- January 17, 2013
Like many top executives, Mark Wilson has had the benefit of a preventive health program at the exclusive Canyon Ranch.
“I was very lucky to have access to lots of information,” says Wilson, the trim 56-year-old president and CEO of Naples-based luxury residential builder London Bay Homes, who loves to bike and hike. “But the employees and the team didn't have the same exposure.”
So three years ago Wilson embarked on a healthy mission: he introduced a wellness program to the company. And more recently, London Bay Homes was one of a handful of private companies to join the Blue Zones Project, a program sponsored by Naples-based NCH Healthcare System to boost well-being in Southwest Florida.
The Blue Zones application took several months to complete and involved on-site visits, says Sabra Smith, vice president of London Bay Homes. “It's hard to achieve,” she says.
But does going healthy make for a better business?
Wilson acknowledges it's hard to measure the results on the company's financial statements. Healthier employees are more productive, he reasons, but he says he can't point to any bottom-line results for the $50,000 a year he spends to help the company's 120 employees stay healthy. So far, London Bay doesn't get a break on its health insurance expenses because the company is part of a larger group plan.
But Wilson thinks bigger with the health push. “It's something I personally believe in,” he says. “It's dear to my heart.”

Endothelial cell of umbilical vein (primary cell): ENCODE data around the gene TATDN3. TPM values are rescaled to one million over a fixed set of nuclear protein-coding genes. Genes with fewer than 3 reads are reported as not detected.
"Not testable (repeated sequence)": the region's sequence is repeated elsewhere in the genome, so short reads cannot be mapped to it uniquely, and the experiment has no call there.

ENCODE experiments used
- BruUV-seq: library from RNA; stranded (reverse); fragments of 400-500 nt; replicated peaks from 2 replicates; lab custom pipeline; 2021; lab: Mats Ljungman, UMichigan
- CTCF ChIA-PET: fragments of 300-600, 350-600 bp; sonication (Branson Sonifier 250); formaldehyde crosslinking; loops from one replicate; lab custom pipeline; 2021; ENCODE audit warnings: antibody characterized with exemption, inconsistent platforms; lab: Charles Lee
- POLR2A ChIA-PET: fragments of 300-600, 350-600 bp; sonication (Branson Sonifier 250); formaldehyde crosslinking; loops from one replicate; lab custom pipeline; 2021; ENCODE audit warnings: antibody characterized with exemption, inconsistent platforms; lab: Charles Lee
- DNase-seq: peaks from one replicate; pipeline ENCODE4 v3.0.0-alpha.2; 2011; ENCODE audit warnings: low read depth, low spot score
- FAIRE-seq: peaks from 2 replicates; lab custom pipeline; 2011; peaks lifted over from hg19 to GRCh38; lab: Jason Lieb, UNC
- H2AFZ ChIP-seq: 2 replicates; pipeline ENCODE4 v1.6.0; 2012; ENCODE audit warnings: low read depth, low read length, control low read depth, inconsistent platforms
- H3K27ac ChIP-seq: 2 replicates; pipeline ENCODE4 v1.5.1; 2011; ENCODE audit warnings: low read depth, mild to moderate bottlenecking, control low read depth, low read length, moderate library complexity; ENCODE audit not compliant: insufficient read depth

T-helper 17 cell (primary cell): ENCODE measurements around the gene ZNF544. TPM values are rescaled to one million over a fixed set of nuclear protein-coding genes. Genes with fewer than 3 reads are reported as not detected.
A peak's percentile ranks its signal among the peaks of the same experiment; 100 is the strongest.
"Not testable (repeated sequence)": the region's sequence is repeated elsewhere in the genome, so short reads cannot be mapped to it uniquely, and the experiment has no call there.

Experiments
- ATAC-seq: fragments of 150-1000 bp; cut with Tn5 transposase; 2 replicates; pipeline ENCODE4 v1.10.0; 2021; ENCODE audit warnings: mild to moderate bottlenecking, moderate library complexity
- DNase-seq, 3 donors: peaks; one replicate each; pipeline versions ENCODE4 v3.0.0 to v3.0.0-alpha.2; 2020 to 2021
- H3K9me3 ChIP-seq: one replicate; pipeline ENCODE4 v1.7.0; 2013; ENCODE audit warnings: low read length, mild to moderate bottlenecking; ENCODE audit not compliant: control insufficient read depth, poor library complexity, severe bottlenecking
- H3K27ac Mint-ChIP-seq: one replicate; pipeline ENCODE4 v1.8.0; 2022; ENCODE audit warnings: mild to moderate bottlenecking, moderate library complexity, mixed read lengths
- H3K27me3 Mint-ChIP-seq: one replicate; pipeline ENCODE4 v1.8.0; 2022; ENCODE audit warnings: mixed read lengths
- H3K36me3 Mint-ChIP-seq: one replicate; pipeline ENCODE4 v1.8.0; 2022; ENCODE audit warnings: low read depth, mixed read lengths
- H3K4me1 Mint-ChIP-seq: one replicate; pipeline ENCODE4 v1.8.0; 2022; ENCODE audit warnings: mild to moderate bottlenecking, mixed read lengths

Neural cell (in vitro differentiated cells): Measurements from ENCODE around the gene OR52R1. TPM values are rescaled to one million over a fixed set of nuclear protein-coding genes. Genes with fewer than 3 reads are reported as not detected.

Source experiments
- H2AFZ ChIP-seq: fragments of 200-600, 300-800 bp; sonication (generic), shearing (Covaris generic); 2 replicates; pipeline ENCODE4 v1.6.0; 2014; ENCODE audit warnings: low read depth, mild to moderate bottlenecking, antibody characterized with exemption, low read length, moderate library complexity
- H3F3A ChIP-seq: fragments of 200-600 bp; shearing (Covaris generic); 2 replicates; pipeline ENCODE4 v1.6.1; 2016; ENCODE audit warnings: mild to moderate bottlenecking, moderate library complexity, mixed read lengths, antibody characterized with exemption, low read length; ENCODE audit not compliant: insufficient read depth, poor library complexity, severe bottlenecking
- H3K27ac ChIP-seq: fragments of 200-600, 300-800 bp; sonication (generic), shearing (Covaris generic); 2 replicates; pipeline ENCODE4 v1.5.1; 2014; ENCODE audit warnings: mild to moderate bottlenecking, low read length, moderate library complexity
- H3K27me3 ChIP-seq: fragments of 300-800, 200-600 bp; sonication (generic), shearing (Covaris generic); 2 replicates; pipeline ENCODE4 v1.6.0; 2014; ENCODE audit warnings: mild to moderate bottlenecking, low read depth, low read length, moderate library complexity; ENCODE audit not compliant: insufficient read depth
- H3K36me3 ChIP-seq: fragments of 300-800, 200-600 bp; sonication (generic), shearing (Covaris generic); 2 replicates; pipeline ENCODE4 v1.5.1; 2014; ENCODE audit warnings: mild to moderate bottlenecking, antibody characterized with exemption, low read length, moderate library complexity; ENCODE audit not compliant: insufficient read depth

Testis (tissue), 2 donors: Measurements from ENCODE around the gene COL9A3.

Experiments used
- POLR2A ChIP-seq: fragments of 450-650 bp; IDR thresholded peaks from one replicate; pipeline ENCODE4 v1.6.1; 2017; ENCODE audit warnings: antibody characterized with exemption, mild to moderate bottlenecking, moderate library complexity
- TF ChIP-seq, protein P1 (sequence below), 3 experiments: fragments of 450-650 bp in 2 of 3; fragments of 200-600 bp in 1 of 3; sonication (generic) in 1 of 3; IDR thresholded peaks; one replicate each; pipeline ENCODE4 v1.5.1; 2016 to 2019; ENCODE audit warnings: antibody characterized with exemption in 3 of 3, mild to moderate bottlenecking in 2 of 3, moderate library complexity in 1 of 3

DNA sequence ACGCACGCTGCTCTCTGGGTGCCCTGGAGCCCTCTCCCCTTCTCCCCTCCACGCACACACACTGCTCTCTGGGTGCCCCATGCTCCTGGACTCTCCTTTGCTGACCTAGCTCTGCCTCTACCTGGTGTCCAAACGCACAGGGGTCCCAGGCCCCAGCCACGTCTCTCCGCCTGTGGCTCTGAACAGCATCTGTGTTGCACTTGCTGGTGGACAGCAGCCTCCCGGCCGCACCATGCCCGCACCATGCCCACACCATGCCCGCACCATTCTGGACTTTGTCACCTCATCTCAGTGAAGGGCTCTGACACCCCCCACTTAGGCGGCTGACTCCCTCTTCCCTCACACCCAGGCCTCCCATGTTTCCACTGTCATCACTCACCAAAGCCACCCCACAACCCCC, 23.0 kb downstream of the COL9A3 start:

Benefits of the Blue Zones program include physician evaluations, lectures by experts on healthy habits and free gym memberships. London Bay Homes gives each employee a $100 Fitbit activity tracker and Wilson encourages everyone to participate in weekly fitness challenges, such as taking the stairs instead of the elevator.
But it's not all about working out at the gym. Mental and emotional well-being is a key to Wilson's program, too. For example, Wilson encourages managers and employees to take all the vacation they've earned, even if that means others have to pick up the slack.
“If you're a manager and you can't go away for a week, you're not a good manager, are you?” says Wilson, who enjoys skiing in the Alps and trekking in the Himalayas on his time off. He trains for the mountains by running up and down the stairs in Naples condo towers.
Besides the belief that healthier employees are more productive, Wilson says London Bay Homes' emphasis on well-being is a great recruiting tool. “What it does say is we care about our employees,” he says.
Wilson engaged Dr. Corey Howard of Physicians Life Centers in Naples to evaluate employees who agreed to participate in the Blue Zones program. “I wanted to bring a doctor in to head it up,” Wilson explains.
Some employees were surprised to find out that they had medical conditions that they didn't know were likely to be problems. As a result of lifestyle changes in exercise and diet, some have caught potential health issues early. “They literally changed their lives,” Wilson says.
Of course, some employees are more eager to participate than others. “We can nudge, assist and educate,” Wilson says.